Power in the Pause


As featured in Natural Awakenings Magazine, December 2013 http://www.healthylehighvalley.com/LHV/December-2013/Power-in-the-Pause/
For forty hours each week (or more) we pack up mind, body, and spirit, grab our coffee, and show up at work. Like it or not, all three parts are right there with us in the cubicle, on the shop floor, or in the big office with the best view. Our minds are engaged, our body sits or stands and moves comfortably in our work space, and our spirit feels content as we do our “work worth doing.” Or not.

Career Wellness plays a role in the mind/body/spirit equation. When things aren’t well at work, it affects how we perceive the level of wellness in our lives overall.   We bring the stress from our work back home and into our relationships. We carry it in our bodies and it affects our health.

While the demands of real life don’t always make it easy to change our work situation, we can focus on our own personal growth by practicing mindfulness in the workplace.  Google, Twitter, General Mills and other large corporations as well as a growing number of smaller companies across the country are incorporating mindfulness training into their business models. However, if we aren’t fortunate enough to work in an organization that has embraced this type of training, we can take matters into our own minds!

In its simplest form, mindfulness is turning our intention and attention to the present moment without judgment.  I like to think of mindfulness as a focused and compassionate pause.  The secret is that there is so much power in that tiny pause.

When we are mindful, we witness our thoughts and feelings as a true observer. It is from this vantage point that we are better able to choose our actions consciously, from a place of awareness and emotional intelligence. When we are mindful, we notice our foot tapping faster and faster during a meeting that is cutting into our lunch hour. We PAUSE. We notice. We accept. We choose our action.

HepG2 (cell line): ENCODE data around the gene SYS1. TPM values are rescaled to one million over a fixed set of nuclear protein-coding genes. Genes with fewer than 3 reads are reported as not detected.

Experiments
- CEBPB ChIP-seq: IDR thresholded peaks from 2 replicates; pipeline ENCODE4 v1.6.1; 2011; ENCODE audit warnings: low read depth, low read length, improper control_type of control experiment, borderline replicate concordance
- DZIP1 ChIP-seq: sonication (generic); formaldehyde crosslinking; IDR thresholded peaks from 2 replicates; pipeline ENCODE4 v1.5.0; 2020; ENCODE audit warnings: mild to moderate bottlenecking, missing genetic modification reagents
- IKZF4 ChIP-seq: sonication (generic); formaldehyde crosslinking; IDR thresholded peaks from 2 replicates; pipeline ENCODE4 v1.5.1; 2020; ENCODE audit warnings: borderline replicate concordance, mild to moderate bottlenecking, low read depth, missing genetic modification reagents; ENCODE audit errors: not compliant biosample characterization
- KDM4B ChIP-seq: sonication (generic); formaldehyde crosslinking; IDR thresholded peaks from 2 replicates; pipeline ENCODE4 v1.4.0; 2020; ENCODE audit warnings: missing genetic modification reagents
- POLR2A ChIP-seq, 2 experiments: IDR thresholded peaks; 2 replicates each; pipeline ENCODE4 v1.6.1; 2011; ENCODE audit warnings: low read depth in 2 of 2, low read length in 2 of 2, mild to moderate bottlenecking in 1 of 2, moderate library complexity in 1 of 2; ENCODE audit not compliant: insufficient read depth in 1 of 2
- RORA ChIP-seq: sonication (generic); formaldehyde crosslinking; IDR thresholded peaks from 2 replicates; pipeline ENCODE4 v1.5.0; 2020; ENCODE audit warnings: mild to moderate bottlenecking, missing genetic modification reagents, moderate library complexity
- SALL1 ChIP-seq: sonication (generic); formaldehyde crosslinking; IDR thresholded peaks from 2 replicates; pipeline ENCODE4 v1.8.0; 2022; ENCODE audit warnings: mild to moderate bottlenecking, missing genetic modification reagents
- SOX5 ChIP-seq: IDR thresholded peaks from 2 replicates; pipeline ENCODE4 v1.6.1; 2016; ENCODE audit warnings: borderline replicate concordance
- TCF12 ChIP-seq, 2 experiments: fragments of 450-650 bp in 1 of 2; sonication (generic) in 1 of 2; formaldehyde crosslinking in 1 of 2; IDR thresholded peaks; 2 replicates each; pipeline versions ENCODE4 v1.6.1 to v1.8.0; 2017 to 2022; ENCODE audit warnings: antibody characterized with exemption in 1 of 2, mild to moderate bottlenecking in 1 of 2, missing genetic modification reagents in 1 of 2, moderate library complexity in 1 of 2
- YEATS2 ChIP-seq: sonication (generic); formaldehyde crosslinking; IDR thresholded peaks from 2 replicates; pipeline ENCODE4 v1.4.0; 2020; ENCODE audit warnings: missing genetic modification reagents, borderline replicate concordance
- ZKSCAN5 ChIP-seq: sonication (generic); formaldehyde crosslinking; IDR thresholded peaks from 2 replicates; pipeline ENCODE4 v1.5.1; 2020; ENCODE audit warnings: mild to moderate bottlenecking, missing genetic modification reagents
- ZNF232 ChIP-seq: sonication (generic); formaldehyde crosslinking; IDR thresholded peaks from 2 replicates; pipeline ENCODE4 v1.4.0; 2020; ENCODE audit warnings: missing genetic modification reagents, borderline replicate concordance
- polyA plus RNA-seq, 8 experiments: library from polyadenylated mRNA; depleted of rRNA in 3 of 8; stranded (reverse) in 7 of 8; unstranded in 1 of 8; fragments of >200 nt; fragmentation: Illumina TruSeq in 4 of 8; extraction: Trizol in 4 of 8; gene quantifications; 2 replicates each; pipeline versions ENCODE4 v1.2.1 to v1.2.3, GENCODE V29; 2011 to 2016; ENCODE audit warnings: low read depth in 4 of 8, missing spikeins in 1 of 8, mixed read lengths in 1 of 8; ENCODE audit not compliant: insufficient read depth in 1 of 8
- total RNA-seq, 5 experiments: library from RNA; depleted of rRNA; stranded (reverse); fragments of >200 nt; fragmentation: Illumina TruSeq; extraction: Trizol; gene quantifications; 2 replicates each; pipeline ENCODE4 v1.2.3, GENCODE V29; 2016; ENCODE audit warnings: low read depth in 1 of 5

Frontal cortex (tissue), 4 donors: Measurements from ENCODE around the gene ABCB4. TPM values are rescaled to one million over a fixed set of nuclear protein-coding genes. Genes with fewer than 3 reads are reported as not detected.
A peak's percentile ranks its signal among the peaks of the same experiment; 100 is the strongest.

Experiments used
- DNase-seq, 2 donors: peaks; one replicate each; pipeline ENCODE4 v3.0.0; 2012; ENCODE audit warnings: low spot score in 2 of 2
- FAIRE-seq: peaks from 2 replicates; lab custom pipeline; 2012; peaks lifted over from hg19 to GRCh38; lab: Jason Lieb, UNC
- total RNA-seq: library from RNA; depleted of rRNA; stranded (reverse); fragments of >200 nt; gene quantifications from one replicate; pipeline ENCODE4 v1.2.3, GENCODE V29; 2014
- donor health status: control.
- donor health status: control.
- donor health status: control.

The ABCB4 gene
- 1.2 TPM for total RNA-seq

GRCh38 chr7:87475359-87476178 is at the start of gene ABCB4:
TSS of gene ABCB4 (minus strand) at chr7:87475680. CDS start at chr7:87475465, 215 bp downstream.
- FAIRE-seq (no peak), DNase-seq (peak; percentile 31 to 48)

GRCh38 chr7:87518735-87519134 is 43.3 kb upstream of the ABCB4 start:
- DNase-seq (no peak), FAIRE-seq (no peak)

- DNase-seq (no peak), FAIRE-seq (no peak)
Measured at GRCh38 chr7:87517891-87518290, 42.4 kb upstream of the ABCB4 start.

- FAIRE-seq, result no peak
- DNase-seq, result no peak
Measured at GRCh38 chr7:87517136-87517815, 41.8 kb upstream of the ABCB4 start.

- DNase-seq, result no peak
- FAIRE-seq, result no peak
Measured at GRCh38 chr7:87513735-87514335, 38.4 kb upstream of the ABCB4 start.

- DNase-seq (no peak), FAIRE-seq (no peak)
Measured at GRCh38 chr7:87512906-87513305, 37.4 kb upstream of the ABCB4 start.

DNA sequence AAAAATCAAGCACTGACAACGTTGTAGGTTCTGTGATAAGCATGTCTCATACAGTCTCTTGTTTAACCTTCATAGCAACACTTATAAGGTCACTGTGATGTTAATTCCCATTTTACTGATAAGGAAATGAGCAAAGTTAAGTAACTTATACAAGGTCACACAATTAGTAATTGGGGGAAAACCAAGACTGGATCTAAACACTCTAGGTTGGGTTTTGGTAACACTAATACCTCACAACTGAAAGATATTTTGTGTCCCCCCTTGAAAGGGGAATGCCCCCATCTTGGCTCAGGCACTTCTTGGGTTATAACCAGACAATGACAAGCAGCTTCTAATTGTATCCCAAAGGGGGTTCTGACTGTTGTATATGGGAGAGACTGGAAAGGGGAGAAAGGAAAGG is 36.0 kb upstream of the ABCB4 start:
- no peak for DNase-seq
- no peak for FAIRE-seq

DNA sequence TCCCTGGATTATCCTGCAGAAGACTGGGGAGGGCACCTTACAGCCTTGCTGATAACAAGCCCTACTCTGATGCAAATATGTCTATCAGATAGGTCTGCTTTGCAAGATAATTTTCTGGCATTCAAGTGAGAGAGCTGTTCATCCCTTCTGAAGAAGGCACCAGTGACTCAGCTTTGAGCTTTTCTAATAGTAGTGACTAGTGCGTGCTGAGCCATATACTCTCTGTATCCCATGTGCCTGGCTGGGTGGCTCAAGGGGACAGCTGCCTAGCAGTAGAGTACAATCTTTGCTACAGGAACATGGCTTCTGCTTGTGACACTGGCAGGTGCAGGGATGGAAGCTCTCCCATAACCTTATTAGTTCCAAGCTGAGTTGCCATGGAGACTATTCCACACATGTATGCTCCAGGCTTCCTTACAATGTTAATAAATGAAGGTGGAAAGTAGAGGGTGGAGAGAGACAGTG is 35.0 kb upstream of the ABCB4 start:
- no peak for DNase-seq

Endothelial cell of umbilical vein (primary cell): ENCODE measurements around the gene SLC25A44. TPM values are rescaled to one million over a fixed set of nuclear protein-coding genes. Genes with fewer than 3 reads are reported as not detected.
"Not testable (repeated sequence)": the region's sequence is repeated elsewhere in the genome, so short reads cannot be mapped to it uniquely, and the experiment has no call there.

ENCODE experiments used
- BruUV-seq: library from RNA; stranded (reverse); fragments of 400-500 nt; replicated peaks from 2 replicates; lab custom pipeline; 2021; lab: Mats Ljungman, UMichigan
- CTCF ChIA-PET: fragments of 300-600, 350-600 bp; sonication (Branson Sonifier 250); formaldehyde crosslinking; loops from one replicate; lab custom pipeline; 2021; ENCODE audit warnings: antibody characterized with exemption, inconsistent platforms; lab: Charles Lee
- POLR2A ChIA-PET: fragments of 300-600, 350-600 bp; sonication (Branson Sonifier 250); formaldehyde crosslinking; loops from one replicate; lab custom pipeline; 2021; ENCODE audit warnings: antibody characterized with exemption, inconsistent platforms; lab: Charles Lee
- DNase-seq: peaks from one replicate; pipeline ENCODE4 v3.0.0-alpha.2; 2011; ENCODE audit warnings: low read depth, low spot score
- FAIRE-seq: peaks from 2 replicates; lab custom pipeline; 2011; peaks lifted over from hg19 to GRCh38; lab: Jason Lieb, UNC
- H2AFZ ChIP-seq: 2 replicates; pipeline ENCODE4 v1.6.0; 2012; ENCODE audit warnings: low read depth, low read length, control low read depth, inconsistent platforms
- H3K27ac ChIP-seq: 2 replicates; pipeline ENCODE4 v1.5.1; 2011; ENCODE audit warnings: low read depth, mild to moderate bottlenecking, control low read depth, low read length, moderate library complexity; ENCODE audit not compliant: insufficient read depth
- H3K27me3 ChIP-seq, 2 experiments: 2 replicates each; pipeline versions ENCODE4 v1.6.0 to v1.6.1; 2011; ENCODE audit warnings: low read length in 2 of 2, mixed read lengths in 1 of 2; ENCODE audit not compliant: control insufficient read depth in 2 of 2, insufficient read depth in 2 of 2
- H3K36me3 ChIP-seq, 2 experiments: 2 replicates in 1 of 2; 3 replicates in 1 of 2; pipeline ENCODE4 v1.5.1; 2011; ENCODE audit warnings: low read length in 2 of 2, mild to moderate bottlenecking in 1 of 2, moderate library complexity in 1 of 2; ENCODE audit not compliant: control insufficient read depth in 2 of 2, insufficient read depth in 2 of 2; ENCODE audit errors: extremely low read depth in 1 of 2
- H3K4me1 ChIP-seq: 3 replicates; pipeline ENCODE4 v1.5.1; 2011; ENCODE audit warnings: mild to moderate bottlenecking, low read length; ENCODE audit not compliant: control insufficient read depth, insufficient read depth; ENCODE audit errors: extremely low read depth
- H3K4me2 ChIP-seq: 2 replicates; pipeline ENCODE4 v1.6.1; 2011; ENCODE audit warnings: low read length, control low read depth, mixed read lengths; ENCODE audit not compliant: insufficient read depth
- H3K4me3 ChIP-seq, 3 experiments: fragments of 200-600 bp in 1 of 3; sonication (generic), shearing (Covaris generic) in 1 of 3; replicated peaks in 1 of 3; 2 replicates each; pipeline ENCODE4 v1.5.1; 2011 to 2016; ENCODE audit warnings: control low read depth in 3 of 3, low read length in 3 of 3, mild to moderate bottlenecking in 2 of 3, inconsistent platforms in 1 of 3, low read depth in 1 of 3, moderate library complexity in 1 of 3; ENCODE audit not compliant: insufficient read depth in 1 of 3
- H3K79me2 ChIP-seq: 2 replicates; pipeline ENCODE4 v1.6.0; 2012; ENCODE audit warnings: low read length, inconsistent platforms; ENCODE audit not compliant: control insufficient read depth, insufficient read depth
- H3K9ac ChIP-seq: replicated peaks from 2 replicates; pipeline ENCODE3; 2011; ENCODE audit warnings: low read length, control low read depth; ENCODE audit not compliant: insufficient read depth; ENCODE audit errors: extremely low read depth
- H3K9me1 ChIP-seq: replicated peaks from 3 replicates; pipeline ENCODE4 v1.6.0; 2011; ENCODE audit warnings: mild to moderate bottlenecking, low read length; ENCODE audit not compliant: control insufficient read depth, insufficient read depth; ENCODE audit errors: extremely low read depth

When we act from this place of present-moment awareness, we may not like the situation, but we can take power from the pause and make better decisions than if we act from a place of frustration, anger and anxiety. Notice the stress and the anxiety. Acknowledge it. Once acknowledged, we can choose to give it power or not. Being mindful at work doesn’t mean being tolerant of challenging or negative situations. It means addressing those situations from a more focused place to increase your chances of a healthy outcome.

The scientific evidence on the effectiveness of mindfulness has grown in recent years and supports and spearheads the growing trend toward mindfulness in the workplace. WorkWithMindfulness.com is a site that provides an overarching summary of what the science of mindfulness is saying. In quoting from studies from various peer-reviewed journal papers, the site summarizes evidence that mindfulness:

  • Reduces reactivity, helping us let go of unhelpful habits and make wise choices
  • Helps regulate our nervous systems and reduces stress hormones
  • Allows us to feel more connected with others and engage in more empathetic interactions
  • And, studies show that mindfulness may help sharpen our cognitive performance; including concentration and working memory

Often, work stress comes from a sense of feeling like we are powerless in our job. Mindfulness reminds us that we are never powerless. There is power in each and every moment.  Focusing attention on the here and now stops us from handing our power over to others. “My foot is tapping? Oh, why look at that, yes it is! I’m so glad I noticed that. Now I can take a deep breath, or three, and return to this typically-annoying situation with a sense of power over how I react to it.”

If only it were that simple. Here is how I like to introduce the practice of being mindful:

  • First, become aware of the practice of mindfulness. (Pause. Notice. Accept. Act.)
  • Next, practice the practice of mindfulness.
  • Finally, keep practicing the practice of mindfulness!

When we begin the journey of being mindful, it is often easier to begin outside of the area which is causing the most stress. Instead of trying to be instantly mindful in the middle of a volatile boardroom setting, begin your practice in a more benevolent setting: while taking a walk, petting the dog, mowing the lawn or making dinner. The more we become accustomed to pausing in tranquil moments, the more naturally we will find ourselves doing it in challenging situations.

So, tomorrow morning, when we grab our coffee and head to work with mind, body, and spirit in tow, let’s pause. Find the power in that pause. Notice the texture of the coffee cup, notice the aroma and the steam; notice our body’s reaction to it. Be grateful for the way it warms our hands. And let’s start the work day by being well in that moment.

Barbara Berger, CPC, CCC is a Certified Career Coach who specializes in working with women in transition, mid-life career changers and students.  Connect at Barbara@CareerWellnessPartners.com or visit www.CareerWellnessPartners.com.

Barbara reveals people to themselves. - TG

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